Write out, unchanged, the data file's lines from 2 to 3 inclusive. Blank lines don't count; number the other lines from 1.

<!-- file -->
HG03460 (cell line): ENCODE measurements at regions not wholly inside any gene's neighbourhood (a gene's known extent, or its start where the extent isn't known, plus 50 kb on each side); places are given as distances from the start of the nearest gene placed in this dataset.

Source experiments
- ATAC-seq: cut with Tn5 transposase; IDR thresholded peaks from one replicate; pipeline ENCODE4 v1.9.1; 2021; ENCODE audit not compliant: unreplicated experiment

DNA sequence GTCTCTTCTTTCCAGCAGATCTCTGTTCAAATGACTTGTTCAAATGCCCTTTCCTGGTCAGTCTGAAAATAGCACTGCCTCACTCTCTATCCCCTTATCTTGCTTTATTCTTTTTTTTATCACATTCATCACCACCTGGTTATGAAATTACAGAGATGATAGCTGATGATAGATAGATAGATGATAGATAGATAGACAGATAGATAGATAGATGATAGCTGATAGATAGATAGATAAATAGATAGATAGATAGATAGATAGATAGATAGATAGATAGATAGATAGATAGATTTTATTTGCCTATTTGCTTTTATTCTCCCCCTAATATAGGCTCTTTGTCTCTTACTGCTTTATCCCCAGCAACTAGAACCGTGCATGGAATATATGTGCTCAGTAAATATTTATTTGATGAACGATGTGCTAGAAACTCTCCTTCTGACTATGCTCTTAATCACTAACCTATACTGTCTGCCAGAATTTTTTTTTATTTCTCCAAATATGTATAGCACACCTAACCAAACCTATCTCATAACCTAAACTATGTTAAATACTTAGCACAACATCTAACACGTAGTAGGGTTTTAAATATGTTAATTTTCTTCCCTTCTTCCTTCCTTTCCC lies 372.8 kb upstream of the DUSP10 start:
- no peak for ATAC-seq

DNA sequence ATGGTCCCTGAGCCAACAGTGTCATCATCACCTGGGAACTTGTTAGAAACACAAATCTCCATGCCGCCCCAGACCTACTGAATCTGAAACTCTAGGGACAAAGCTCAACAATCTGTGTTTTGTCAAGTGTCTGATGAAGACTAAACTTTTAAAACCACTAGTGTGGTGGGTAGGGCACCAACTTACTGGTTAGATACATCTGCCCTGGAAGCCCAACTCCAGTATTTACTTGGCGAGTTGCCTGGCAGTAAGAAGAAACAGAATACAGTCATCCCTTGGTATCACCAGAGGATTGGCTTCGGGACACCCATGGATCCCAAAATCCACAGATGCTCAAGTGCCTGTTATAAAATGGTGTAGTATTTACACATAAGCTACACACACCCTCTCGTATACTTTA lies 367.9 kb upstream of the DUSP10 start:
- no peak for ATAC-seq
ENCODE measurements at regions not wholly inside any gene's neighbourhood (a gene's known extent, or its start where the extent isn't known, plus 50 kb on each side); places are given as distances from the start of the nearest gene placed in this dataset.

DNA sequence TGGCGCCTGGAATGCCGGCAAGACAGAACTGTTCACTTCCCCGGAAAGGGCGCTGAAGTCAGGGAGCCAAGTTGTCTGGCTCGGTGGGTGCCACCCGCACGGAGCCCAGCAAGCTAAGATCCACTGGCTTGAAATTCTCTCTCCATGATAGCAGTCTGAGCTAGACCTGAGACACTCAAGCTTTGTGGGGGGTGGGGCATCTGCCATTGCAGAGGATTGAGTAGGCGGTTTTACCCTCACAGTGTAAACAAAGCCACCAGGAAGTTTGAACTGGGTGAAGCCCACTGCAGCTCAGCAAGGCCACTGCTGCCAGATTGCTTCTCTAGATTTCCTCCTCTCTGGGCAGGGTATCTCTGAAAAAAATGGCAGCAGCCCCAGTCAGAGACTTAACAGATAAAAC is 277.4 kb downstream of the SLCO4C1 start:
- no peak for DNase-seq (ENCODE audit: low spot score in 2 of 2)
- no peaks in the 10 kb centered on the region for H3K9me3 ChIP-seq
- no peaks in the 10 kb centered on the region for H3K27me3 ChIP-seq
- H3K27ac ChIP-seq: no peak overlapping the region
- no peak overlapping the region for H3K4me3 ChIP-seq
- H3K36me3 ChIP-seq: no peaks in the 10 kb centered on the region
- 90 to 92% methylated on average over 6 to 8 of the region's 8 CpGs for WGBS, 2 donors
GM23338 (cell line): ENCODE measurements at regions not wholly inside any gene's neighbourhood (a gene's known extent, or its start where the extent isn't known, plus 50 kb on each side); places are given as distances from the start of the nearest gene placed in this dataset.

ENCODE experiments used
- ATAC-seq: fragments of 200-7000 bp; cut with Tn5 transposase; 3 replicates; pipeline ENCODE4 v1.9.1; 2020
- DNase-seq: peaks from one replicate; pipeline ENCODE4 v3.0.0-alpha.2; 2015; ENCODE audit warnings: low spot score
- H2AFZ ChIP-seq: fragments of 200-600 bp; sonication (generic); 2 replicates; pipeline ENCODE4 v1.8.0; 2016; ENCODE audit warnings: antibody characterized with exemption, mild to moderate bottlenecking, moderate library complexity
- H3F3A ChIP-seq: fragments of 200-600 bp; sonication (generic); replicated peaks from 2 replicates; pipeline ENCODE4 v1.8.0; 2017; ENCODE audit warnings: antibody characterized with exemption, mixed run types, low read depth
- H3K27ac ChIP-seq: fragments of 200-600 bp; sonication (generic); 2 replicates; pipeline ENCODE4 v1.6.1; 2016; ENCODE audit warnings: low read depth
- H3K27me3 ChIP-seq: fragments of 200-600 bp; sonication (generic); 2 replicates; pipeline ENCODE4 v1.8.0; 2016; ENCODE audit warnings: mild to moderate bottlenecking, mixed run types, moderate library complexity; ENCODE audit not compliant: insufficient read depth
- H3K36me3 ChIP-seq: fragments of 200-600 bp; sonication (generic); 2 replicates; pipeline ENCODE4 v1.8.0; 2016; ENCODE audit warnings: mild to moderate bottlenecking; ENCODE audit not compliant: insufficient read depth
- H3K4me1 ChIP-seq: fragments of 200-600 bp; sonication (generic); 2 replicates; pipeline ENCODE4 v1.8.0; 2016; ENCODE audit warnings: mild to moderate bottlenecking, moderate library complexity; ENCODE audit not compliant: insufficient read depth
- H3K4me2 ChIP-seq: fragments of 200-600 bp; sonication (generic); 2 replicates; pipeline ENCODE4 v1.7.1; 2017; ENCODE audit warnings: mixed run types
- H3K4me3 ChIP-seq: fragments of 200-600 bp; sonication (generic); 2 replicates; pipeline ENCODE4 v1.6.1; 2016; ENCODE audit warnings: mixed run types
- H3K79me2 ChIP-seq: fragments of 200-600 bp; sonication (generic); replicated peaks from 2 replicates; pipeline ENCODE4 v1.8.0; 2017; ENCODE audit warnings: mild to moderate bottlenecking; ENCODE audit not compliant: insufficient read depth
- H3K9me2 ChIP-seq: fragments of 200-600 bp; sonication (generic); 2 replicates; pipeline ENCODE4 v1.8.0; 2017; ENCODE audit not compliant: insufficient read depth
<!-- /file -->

Source experiments
- ATAC-seq: cut with Tn5 transposase; IDR thresholded peaks from one replicate; pipeline ENCODE4 v1.9.1; 2021; ENCODE audit not compliant: unreplicated experiment